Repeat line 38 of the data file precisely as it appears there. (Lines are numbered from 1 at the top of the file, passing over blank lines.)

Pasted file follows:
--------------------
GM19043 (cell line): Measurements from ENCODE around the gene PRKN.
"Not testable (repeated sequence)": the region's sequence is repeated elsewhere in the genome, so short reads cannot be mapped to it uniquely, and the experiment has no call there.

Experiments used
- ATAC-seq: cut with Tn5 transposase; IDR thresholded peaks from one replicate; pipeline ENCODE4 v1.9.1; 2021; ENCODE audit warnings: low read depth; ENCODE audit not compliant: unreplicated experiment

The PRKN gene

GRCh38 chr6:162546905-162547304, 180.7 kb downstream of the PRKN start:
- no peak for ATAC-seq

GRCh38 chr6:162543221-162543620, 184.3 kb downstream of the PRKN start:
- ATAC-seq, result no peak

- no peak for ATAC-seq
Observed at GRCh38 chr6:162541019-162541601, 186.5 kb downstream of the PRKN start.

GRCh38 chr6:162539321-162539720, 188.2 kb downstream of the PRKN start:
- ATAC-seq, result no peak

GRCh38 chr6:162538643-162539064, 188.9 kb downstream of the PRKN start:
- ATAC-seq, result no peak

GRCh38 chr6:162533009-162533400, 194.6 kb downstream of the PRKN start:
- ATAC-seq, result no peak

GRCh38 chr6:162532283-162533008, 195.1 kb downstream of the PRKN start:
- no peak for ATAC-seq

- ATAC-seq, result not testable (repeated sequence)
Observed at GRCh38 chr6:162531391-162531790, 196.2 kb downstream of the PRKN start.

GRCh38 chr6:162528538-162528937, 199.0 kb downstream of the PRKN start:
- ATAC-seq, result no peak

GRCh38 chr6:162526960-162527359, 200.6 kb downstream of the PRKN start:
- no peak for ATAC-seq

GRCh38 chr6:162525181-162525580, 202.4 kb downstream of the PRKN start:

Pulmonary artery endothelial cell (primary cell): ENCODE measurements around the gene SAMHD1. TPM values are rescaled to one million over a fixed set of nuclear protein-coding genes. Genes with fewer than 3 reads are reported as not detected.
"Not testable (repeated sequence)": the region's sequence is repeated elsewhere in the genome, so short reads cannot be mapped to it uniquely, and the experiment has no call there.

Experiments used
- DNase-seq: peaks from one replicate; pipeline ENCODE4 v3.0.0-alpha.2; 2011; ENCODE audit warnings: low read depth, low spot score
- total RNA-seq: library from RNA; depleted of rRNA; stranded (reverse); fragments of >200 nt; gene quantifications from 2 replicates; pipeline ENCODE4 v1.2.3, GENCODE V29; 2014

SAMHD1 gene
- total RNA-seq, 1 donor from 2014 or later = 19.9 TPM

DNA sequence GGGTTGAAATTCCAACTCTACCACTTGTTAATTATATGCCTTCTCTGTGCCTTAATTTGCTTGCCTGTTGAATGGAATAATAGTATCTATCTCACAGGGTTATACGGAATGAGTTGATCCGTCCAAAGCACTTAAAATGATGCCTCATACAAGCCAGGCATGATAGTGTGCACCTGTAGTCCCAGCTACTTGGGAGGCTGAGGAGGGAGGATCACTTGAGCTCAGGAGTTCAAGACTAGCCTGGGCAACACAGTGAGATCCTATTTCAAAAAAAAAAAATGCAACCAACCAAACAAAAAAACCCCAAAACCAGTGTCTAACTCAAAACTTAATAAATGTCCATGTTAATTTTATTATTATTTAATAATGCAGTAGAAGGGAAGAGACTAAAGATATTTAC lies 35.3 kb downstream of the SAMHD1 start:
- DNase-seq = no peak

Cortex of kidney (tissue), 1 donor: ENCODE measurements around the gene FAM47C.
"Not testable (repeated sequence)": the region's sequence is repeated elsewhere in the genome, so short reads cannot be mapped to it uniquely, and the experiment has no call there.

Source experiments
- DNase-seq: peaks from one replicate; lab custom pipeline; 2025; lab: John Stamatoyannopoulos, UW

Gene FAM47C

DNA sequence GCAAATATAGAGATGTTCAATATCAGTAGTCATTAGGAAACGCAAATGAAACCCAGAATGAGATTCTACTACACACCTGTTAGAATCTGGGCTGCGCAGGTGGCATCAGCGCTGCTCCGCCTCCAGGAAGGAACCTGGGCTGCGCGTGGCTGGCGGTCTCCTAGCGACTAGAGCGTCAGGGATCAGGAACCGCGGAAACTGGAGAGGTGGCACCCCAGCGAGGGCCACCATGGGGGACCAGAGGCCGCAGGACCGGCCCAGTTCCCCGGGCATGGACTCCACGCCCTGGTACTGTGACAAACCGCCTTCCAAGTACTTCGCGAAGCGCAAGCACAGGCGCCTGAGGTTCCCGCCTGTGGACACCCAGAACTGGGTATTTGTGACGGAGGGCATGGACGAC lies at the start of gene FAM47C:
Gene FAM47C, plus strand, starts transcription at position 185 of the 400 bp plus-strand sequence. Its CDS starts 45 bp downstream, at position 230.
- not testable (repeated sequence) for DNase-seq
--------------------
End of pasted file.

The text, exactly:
Source experiments